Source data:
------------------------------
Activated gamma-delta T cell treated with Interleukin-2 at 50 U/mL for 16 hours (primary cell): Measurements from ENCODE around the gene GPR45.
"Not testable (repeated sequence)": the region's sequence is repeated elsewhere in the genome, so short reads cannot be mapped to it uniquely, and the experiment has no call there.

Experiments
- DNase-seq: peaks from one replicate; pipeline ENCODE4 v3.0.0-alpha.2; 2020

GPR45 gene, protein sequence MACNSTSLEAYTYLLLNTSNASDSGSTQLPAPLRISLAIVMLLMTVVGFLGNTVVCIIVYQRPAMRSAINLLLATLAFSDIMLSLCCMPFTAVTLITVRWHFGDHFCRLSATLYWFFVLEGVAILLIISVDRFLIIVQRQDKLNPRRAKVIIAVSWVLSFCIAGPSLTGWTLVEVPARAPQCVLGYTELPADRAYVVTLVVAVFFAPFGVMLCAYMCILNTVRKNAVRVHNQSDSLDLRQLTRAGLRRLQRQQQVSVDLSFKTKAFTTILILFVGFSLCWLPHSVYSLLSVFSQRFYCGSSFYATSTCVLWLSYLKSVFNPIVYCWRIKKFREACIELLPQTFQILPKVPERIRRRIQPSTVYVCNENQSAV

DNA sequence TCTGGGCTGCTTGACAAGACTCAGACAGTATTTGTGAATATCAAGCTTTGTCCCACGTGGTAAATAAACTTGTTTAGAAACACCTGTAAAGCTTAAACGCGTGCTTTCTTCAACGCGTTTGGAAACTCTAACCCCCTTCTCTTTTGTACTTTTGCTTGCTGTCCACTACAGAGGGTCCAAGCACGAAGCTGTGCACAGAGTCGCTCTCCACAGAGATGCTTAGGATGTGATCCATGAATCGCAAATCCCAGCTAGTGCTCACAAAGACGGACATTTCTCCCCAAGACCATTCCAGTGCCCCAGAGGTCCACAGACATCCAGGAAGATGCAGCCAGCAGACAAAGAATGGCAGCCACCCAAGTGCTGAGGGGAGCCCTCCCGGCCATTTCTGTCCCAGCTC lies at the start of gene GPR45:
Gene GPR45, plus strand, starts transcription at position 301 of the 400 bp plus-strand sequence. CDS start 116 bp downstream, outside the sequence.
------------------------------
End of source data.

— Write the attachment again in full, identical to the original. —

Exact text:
Activated gamma-delta T cell treated with Interleukin-2 at 50 U/mL for 16 hours (primary cell): Measurements from ENCODE around the gene GPR45.
"Not testable (repeated sequence)": the region's sequence is repeated elsewhere in the genome, so short reads cannot be mapped to it uniquely, and the experiment has no call there.

Experiments
- DNase-seq: peaks from one replicate; pipeline ENCODE4 v3.0.0-alpha.2; 2020

GPR45 gene, protein sequence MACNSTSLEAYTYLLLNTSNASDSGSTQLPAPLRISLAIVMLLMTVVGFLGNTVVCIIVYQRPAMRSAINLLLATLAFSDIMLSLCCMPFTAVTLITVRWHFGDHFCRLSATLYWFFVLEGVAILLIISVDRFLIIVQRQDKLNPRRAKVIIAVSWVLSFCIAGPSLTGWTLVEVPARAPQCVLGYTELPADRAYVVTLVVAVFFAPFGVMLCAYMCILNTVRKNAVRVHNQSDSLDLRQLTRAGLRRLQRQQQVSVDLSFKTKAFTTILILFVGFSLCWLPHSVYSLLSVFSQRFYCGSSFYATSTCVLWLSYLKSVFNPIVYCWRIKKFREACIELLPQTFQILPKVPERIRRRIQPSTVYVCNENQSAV

DNA sequence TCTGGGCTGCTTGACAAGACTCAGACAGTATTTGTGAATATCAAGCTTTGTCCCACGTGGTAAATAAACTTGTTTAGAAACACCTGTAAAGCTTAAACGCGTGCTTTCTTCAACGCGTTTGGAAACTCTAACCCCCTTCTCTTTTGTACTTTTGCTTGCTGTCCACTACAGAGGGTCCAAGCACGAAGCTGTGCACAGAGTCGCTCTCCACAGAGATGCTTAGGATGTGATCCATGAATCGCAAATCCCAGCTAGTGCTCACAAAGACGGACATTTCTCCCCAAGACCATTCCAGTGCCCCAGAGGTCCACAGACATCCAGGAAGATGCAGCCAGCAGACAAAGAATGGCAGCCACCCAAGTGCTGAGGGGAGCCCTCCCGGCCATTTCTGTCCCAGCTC lies at the start of gene GPR45:
Gene GPR45, plus strand, starts transcription at position 301 of the 400 bp plus-strand sequence. CDS start 116 bp downstream, outside the sequence.